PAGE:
GUN control advocate Roland Browne has again refused to join a consultative committee considering firearms reforms while vowing to ramp up a campaign to stop a push to "water down our laws".
Police Minister David O'Byrne met with Mr Browne on Tuesday to ask him to reconsider his position about the committee, but yesterday Mr Browne said he would not change his mind. Instead, he said he would see if anyone else in the gun control lobby was interested in sitting on the committee, which is dominated by shooters.
Mr O'Byrne had been expected to table amendments to the Firearms Act, designed to reduce gun theft, this month, but yesterday he would not commit to a timeline.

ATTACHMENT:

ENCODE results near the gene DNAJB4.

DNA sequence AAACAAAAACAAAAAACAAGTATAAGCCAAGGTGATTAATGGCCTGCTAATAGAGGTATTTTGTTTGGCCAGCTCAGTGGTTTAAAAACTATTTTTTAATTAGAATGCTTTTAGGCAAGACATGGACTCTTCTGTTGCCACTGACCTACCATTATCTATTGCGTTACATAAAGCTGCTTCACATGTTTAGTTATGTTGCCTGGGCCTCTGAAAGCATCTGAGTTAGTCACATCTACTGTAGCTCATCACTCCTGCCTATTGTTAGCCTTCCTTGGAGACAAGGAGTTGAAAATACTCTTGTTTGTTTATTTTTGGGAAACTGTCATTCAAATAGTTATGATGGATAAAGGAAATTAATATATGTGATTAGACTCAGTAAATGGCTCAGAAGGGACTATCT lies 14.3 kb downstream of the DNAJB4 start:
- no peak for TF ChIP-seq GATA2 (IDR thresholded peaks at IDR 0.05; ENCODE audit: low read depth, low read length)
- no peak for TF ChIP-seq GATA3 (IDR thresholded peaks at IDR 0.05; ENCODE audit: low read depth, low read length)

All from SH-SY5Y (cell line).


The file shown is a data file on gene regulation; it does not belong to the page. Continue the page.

"This is a vexed issue and we are continuing to consult," he told Parliament yesterday.
He also defended the make-up of the committee.
"We have representation from additional agencies such as the Department of Health, particularly dealing with mental health, education, parks and wildlife, and relevant sections of Tasmania Police such as Safe At Home.
Mr Browne yesterday joined with women's groups, the Tasmanian Conservation Trust and other organisations that want stricter conditions placed on gun owners and tougher penalties for theft.
He feared shooters were pressuring the state government to relax gun laws by increasing access to semi- automatic and other military type rifles.
"All that will stop them is a loud community voice demanding a higher standard of public safety. This includes better storage requirements for all guns (with back to base alarms), and a ban on semi- automatic handguns," Mr Browne said.